The towers remind me of drip sand castles on the beach from a distance
Two fashionable women  posing for a photo.
Remindful of our Alien series of photos from My Son ancient Buddhist temple, Central Vietnam
Sadly, Western Museums and collectors of Asian Arts have financially rewarded the desecration of Buddhist stone sculptures. For over 2 centuries, treasure seekers have been beheading beautiful and historically important sculptures to bring back only the heads that are often displayed with pride in Western Museums.  Here evidence of the carnage in a field of beheaded buddhist sculptures.
More beheadings for the western world’s museum watching pleasure…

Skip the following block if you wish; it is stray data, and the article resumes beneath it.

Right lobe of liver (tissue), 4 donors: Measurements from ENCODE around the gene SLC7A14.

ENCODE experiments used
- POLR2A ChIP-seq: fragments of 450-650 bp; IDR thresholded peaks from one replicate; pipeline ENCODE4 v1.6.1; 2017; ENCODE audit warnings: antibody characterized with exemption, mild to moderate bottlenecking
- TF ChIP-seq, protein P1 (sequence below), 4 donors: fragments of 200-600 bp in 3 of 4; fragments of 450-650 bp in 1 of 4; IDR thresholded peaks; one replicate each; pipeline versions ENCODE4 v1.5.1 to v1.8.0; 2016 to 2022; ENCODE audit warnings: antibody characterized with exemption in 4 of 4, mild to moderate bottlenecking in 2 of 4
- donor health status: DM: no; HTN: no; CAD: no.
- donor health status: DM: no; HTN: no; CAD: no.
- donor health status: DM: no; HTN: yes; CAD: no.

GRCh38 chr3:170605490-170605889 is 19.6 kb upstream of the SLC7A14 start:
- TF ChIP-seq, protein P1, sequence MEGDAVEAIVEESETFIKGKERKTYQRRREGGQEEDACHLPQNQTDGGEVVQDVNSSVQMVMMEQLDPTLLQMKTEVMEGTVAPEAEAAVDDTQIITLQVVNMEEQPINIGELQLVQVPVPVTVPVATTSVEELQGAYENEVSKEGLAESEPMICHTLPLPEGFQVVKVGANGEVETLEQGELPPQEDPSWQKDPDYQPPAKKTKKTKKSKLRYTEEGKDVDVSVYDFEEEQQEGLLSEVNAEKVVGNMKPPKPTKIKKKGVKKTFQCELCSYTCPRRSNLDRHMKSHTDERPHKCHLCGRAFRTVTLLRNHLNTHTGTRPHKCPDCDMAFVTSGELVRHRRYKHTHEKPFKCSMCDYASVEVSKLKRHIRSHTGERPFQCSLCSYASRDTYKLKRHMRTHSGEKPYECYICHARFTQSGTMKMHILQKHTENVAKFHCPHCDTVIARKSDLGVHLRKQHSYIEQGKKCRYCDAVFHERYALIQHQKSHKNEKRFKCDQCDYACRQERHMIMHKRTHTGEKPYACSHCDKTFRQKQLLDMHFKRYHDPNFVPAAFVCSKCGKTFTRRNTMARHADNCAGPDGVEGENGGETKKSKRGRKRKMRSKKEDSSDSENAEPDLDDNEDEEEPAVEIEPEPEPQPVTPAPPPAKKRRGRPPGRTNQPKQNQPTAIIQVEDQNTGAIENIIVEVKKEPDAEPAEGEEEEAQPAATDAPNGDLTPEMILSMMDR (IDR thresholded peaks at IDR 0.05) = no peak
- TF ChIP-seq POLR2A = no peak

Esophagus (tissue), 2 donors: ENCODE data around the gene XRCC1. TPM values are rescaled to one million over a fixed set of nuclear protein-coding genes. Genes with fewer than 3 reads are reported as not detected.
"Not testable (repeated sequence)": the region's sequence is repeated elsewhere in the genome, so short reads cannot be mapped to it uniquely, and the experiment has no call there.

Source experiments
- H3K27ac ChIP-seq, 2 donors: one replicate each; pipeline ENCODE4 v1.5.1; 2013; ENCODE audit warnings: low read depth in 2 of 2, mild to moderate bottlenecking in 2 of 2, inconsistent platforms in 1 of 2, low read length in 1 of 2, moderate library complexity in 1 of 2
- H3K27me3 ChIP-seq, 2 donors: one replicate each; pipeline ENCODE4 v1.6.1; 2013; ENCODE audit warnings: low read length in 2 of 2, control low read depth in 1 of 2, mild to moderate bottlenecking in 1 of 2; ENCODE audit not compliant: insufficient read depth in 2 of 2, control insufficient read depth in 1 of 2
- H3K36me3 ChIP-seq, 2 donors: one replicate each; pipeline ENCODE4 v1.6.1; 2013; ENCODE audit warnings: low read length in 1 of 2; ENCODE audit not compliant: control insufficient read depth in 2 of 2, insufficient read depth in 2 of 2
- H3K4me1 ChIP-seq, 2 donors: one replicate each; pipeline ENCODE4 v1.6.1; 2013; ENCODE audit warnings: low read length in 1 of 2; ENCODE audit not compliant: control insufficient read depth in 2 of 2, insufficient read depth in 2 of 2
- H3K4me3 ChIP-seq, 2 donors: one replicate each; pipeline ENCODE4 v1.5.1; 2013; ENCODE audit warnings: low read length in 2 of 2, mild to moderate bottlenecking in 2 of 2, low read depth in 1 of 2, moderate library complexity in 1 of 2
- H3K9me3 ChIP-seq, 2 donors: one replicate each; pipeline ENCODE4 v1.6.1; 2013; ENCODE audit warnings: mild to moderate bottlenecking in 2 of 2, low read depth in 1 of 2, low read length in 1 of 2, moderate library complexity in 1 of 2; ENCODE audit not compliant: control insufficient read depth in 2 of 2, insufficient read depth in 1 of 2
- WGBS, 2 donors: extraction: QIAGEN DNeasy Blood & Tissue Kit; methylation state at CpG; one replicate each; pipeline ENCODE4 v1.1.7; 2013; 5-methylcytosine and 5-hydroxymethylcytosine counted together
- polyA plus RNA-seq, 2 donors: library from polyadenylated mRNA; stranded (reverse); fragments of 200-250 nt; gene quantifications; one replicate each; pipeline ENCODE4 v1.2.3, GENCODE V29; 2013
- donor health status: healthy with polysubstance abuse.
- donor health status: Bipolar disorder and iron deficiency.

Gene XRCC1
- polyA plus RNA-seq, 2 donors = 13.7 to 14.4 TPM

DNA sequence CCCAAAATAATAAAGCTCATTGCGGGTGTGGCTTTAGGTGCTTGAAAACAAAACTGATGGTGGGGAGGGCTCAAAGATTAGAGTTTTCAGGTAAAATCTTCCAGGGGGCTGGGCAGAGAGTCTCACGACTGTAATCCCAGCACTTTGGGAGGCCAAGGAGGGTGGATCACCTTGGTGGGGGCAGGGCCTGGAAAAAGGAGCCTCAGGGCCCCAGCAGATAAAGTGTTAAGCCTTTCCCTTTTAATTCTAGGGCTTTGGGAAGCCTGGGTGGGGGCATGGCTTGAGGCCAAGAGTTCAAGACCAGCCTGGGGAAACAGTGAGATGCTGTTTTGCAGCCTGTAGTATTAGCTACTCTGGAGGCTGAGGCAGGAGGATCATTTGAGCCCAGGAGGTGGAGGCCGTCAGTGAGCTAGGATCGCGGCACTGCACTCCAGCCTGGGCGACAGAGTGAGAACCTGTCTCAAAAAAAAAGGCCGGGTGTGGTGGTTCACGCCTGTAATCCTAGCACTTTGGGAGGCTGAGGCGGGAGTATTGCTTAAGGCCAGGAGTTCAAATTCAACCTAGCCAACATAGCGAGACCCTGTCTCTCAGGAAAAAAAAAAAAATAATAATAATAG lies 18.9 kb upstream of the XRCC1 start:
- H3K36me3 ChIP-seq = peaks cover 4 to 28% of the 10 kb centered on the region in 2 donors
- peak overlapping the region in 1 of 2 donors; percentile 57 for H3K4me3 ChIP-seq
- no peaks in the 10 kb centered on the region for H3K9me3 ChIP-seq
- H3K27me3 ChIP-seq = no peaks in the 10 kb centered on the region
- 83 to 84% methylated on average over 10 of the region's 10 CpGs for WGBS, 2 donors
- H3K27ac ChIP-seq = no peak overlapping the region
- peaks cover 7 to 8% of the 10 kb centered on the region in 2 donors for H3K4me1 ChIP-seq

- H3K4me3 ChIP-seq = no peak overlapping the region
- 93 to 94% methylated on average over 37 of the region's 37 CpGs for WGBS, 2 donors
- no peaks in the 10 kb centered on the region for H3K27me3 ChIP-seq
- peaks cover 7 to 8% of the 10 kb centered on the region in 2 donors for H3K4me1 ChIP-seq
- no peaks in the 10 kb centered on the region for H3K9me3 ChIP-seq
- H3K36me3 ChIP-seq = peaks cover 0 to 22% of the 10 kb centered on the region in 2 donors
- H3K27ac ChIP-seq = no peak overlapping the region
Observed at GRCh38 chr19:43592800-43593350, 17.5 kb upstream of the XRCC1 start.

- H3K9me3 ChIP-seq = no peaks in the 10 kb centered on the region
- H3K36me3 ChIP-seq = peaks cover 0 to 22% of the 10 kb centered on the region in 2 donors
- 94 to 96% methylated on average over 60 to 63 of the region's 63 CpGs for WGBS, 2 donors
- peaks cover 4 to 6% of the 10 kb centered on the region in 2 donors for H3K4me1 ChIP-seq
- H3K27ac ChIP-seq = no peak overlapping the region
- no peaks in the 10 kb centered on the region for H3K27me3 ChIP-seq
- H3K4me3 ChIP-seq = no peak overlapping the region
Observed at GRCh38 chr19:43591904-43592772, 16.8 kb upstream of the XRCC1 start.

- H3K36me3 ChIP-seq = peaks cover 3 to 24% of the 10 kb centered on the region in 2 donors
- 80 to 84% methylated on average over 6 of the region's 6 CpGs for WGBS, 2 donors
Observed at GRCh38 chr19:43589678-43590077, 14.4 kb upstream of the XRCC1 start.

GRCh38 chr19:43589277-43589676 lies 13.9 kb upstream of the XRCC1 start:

14 thoughts on “Yogyakarta a.k.a. Jogja, Indonesia ~ First Impressions

  1. Anonymous

    Hey there Peta!
    Another nice installment – – – thank you so much. I saw in the hotel they left you a note in English about earplugs. Is English enough to get by on? Can you have meaningful conversations with the locals, or do you have to find interpreters to help the chat along? I suppose that they eat the chickens, no?
    besos y abrazos,

    1. Peta Kaplan and Ben Sandzer-Bell